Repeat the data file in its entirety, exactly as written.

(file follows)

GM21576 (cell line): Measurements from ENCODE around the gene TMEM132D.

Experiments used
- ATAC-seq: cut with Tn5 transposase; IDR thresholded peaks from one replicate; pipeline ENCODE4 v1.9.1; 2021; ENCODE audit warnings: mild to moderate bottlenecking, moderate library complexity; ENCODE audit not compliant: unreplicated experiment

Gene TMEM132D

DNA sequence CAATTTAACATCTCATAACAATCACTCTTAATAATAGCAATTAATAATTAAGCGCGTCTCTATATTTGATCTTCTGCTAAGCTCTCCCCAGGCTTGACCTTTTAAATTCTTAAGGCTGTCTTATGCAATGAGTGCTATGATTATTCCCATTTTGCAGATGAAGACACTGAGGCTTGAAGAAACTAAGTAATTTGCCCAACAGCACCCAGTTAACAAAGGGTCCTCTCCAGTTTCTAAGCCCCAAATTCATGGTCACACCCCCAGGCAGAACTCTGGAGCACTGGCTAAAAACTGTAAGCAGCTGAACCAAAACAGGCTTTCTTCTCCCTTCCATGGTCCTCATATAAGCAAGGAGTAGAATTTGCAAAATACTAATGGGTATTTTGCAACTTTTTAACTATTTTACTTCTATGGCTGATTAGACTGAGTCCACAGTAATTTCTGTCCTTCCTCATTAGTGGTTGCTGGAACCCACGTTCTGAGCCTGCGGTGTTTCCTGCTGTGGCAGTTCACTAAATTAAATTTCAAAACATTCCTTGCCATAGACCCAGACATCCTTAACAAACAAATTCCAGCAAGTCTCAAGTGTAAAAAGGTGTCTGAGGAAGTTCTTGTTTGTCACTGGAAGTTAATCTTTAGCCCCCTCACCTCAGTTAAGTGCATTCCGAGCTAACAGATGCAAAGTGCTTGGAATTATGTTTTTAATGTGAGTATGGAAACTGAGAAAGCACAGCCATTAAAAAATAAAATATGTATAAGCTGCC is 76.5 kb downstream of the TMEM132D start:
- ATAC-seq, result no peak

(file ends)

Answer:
GM21576 (cell line): Measurements from ENCODE around the gene TMEM132D.

Experiments used
- ATAC-seq: cut with Tn5 transposase; IDR thresholded peaks from one replicate; pipeline ENCODE4 v1.9.1; 2021; ENCODE audit warnings: mild to moderate bottlenecking, moderate library complexity; ENCODE audit not compliant: unreplicated experiment

Gene TMEM132D

DNA sequence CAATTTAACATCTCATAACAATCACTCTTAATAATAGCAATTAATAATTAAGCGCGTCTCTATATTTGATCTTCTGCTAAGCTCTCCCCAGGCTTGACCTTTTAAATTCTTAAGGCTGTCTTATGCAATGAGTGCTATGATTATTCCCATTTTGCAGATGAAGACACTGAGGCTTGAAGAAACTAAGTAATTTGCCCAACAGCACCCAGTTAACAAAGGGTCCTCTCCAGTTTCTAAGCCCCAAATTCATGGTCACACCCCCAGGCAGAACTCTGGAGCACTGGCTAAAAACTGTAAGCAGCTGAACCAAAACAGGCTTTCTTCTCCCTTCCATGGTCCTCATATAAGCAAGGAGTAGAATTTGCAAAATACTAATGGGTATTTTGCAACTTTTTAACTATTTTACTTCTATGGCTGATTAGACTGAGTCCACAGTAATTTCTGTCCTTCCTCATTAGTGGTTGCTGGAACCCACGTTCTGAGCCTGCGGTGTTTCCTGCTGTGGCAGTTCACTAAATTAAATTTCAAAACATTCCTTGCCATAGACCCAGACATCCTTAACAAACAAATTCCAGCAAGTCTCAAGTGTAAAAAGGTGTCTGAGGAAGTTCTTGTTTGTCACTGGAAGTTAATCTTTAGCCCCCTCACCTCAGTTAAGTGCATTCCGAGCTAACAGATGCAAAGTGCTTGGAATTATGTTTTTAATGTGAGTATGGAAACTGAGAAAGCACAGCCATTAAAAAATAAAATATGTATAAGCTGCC is 76.5 kb downstream of the TMEM132D start:
- ATAC-seq, result no peak